6. A woman who worked for Gosnell testified that she was called back to a room at his abortion clinic in Philadelphia where the bodies of aborted babies were kept to hear one screaming amid a shelf-full of dead babies. "I can't describe it," says the woman. "It sounded like a little alien." She says the body of the child was about 18 to 24 inches long and was one of the largest babies she had seen delivered during abortion procedures at Gosnell's clinic.
7. On January 31, 1998, a then 15 year old Robyn Reid sought an abortion from Gosnell's clinic. Once she was in the clinic, though, Reid, an 87-pound teenager at the time, told Gosnell she changed her mind about the abortion. She claims Gosnell got upset, ripped off her clothes, restrained her, and repeatedly told her, "This is the same care that I would give to my own daughter." Reid regained consciousness 12 hours later at her aunt's home, with the abortion having been completed against her will.
8. Gosnell's arrest and trial have received almost no coverage by the national media. During the early part of the trial ABC, CBS and NBC did not cover the trial at all, yet gave 41 minutes and 26 seconds of air time to the story of Mike Rice, the Rutgers basketball coach who was fired for yelling at his players.
9. The 3801 Lancaster Film Project is an ongoing documentary series about Kermit Gosnell, the Women's Medical Society, and the cover-up by state and local oversight agencies.
Wednesday, April 10, 2013
The following thoughts come from a recent conversation I had with John Piper during the Advance Conference. I believe I am reflecting Piper’s words accurately, even though they are recorded here from my memory of the conversation, not verbatim.
“I sometimes think of John the Baptist’s death, how absurd it must have seemed,” Piper began. “Can you imagine it? The guard opens the door and says, ‘John, come here and kneel.’ ‘Why?’ ‘Because a middle school girl danced and asked for your head.’ What a pitiful way to go! John the Baptist was probably kneeling there, about to die, thinking, ‘Really, Lord? I go out like this? Killed because of a middle school girl and her dancing?’”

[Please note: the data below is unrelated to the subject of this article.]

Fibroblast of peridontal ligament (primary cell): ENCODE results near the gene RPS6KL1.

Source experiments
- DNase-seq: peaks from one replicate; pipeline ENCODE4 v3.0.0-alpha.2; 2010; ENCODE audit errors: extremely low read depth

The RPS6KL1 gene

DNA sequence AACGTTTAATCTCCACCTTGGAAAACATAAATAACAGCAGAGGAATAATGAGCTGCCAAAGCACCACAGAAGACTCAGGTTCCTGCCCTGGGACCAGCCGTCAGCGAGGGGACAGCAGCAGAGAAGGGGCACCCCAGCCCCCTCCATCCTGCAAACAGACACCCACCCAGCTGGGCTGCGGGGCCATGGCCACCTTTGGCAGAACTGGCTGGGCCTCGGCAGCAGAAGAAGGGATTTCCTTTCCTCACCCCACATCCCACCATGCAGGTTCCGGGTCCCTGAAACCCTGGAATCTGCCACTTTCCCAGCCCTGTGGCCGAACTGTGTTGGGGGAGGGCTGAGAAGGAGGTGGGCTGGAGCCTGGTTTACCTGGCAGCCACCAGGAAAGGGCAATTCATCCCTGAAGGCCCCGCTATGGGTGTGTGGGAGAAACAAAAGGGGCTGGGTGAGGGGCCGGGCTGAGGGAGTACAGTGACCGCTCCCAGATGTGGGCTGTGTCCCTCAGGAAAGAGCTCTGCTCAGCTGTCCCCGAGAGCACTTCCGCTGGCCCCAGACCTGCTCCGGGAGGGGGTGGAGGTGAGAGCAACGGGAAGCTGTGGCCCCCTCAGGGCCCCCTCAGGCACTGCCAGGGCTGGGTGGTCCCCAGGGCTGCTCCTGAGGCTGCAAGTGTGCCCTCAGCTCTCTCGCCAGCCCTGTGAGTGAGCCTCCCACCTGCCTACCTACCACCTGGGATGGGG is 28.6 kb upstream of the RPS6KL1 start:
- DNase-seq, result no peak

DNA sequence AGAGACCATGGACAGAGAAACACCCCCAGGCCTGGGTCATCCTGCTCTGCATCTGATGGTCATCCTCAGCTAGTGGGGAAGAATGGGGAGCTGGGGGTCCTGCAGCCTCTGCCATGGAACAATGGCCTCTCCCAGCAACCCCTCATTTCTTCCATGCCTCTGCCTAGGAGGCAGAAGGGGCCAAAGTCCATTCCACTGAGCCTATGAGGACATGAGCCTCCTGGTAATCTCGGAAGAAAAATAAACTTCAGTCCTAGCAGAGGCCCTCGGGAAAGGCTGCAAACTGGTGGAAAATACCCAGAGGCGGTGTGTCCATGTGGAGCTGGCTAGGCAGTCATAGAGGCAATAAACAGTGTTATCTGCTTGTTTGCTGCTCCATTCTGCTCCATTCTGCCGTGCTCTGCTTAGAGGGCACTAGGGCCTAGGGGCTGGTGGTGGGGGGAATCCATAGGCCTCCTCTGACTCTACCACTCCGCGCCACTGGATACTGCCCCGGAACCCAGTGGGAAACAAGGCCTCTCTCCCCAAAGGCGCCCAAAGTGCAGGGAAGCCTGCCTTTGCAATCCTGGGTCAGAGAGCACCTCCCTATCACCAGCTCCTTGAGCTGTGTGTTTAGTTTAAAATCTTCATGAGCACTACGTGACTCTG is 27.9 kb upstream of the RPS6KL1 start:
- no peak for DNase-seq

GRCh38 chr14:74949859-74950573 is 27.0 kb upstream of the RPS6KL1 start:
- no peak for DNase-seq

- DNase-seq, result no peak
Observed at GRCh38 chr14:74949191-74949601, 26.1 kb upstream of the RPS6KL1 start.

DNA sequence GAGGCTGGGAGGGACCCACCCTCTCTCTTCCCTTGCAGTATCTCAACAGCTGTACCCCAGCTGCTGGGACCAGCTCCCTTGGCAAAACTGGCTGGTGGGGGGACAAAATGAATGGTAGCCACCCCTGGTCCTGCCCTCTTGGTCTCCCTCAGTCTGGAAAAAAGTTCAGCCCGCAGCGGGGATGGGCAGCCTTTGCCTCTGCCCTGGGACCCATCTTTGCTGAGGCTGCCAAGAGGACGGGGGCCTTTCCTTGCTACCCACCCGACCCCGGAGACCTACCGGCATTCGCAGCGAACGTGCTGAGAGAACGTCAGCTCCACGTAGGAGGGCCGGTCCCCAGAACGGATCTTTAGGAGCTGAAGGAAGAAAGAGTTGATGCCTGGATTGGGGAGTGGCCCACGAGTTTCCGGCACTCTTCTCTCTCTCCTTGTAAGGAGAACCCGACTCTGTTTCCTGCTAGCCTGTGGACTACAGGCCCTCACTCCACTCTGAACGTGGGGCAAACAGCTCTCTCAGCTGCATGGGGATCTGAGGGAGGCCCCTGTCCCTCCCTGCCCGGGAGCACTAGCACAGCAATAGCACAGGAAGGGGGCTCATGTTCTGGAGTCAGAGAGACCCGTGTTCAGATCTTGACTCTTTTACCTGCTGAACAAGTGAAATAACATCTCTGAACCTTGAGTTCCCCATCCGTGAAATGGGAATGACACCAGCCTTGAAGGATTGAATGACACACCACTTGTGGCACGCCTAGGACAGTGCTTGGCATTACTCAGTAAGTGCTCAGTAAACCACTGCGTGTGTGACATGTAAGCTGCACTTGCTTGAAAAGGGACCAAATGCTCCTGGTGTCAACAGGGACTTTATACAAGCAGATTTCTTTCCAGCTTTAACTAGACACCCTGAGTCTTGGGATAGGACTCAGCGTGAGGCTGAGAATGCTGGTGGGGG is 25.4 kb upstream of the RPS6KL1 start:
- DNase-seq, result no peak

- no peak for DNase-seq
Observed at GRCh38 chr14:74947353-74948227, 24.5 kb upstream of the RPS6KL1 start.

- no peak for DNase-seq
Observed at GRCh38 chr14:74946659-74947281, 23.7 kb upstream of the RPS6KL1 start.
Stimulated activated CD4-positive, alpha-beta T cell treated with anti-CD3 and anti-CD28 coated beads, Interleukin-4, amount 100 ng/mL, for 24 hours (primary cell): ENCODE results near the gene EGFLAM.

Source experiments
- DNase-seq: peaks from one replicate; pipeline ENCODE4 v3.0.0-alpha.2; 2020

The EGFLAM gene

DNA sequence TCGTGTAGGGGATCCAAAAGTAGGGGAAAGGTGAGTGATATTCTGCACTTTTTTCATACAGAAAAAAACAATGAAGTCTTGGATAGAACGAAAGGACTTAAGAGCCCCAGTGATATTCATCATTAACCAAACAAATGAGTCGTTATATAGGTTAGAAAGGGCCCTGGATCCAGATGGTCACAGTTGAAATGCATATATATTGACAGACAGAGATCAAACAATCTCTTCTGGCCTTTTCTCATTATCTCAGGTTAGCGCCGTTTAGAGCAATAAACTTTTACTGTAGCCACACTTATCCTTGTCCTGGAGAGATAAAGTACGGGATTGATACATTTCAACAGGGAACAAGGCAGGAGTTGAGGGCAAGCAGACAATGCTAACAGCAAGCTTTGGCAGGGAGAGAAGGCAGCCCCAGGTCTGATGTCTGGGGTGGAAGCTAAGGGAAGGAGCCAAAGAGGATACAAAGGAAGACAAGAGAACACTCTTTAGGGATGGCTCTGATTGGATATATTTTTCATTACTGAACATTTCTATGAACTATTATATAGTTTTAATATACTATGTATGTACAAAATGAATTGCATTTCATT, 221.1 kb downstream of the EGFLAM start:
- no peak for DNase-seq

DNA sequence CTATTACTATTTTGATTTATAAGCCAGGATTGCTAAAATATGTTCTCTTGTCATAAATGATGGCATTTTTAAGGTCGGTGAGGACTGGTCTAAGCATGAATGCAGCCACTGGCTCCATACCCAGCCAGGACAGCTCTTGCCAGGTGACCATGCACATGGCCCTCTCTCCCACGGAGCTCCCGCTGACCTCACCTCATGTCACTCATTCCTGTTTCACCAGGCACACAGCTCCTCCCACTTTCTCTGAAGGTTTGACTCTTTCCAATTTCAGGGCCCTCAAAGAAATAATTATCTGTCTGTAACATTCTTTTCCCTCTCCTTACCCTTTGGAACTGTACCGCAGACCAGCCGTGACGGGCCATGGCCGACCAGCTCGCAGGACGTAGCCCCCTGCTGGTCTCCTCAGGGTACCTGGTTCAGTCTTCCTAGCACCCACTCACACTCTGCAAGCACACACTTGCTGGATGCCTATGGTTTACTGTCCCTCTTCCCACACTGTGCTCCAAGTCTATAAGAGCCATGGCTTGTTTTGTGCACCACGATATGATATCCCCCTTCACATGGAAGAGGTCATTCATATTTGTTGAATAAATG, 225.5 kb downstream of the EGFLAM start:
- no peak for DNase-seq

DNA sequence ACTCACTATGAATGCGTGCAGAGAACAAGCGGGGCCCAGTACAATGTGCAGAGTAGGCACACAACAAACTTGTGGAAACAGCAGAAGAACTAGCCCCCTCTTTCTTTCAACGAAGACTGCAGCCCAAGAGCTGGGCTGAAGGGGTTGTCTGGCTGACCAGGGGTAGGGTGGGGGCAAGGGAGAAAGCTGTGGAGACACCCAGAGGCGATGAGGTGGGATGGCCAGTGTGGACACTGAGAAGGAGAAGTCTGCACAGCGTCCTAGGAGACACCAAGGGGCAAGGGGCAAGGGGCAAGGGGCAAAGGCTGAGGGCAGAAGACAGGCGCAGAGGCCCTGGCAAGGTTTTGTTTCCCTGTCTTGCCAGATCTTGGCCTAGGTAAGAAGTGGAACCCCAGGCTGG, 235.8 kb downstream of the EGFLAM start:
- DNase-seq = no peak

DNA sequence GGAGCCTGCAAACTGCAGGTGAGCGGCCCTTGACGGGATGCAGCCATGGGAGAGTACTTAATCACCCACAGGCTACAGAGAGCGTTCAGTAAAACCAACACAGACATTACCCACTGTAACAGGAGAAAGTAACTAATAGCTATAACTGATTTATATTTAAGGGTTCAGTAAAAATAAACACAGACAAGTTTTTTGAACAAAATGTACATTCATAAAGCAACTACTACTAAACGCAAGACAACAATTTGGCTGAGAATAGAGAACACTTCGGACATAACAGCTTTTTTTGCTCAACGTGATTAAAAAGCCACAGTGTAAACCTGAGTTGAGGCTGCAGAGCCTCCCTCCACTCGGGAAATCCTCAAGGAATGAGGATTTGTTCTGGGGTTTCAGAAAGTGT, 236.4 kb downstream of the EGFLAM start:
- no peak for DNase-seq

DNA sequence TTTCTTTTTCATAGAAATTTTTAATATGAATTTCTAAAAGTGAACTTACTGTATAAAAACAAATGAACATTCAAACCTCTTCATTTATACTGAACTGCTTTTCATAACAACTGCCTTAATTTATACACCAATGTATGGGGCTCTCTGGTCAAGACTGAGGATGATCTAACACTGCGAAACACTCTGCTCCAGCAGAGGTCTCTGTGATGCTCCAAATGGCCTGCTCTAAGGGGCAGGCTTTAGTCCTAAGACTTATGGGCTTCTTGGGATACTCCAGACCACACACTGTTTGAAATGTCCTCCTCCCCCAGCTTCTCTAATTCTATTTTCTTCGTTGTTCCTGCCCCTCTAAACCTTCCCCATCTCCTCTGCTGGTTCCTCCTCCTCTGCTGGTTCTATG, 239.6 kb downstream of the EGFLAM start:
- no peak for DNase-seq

“And, of course, the real reason that John was killed—the reason he had been imprisoned in the first place—was because he had called out King Herod’s sexual immorality. You can hear today’s critics: ‘That’s just what you get, John, for poking your head into politics.’ But Jesus wasn’t ashamed of John’s sacrifice. He thought it was a noble act of courage that led to his death. In fact, when people told Jesus about the execution, Jesus called John the Baptist the greatest prophet who ever lived.”
Here is a pressing question for my generation: is the courage of John the Baptist at work in us, or will we falter when the question comes to us? It reminded me of what Veronica remarked to me recently: that the day may come when I may be forced to choose between the size of our church—which I love, of course, we love reaching people—and faithfulness to the gospel. I mentioned this to Piper, and he responded:
“That’s not exactly it. Take homosexuality, for example. The only time I’ve seen Tim Keller depressed was over this issue in our culture. 20% of the people in our society will always think that homosexual behavior is wrong. But Keller thinks we’ve essentially lost the other 80%. Now, that doesn’t mean that your church is going to shrink. The 20%, after all, will always be looking for someone with the courage to speak the truth. The more homosexual behavior is praised in our society, the more that 20% will flock to your church.”